After conducting a series of sessions with the community to create this plan, we found that Silver Spring residents want more resources to serve them: more gathering spaces and parks; better pedestrian connections in and around Silver Spring, particularly across/under the Metrorail tracks; and more supermarkets. Another theme that came up repeatedly is the need for more affordable housing to ensure that people of all ages, incomes, and backgrounds can continue to live here.

Aerial photograph of the United Therapeutics campus in Silver Spring, Maryland, looking South.

Aerial photograph of the United Therapeutics campus in Silver Spring, Maryland, looking South.

At the same time, stakeholders want to see Silver Spring continue to flourish as a center for business, jobs, and retail in the future. Though some notable employers have recently left, many community members are supportive of United Therapeutics’ presence in Silver Spring and their commitment to the downtown area. And with business, comes commuters. Community members want a safer, more welcoming pedestrian experience that connects commuters and visitors to the heart of downtown Silver Spring.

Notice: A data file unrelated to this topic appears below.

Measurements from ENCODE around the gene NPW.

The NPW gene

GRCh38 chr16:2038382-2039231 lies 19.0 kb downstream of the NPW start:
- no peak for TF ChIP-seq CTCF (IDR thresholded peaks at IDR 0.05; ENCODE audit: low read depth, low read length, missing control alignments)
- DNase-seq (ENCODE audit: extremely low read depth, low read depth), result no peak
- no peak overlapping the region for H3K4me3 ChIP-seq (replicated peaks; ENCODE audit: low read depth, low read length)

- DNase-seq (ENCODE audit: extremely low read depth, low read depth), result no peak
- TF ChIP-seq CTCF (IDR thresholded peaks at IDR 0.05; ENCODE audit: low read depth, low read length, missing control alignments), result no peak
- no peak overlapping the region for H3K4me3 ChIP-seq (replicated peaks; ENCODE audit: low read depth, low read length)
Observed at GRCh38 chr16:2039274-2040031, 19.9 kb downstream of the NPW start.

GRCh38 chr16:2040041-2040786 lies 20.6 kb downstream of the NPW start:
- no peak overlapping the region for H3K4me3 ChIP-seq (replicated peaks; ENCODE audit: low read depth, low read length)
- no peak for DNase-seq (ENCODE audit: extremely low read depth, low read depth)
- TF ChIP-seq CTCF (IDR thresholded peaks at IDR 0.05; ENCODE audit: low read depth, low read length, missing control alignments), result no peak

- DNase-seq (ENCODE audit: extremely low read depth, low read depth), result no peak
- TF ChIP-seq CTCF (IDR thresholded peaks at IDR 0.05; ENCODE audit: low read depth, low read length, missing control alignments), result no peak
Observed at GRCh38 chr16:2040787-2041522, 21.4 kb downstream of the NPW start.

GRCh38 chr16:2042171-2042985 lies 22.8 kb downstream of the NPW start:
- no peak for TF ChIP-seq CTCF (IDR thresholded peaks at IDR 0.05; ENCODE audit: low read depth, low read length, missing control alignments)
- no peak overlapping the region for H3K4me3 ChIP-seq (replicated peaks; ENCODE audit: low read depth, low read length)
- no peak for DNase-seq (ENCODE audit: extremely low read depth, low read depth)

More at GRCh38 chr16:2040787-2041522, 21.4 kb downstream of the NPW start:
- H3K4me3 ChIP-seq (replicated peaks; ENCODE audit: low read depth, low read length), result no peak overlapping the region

• Silver Spring Transit Center with new connecting bridge for Capital Crescent Trail
    Silver Spring Transit Center
  • Silver Spring Transit Center with new connecting bridges for Capital Crescent Trail and Purple Line
    Silver Spring Transit Center

We also had several conversations about how to improve the area around the transit center. Within the next decade, Silver Spring will be a key node on the Purple Line, with transit access to locations in Montgomery County, Prince Georges’ County, and the District. This will make Silver Spring an even more attractive place to work and do business.

As we have seen, a lot can happen over twenty years in Silver Spring. The previous plan in 2000 set in motion Silver Spring’s transformation from a declining downtown to an emerging city. As we begin drafting recommendations to share with the Montgomery Planning Board this summer, we are considering how this plan can move Silver Spring forward as a city, so that it continues to be a place where a diverse group of people come to live, work and play into 2040 and beyond.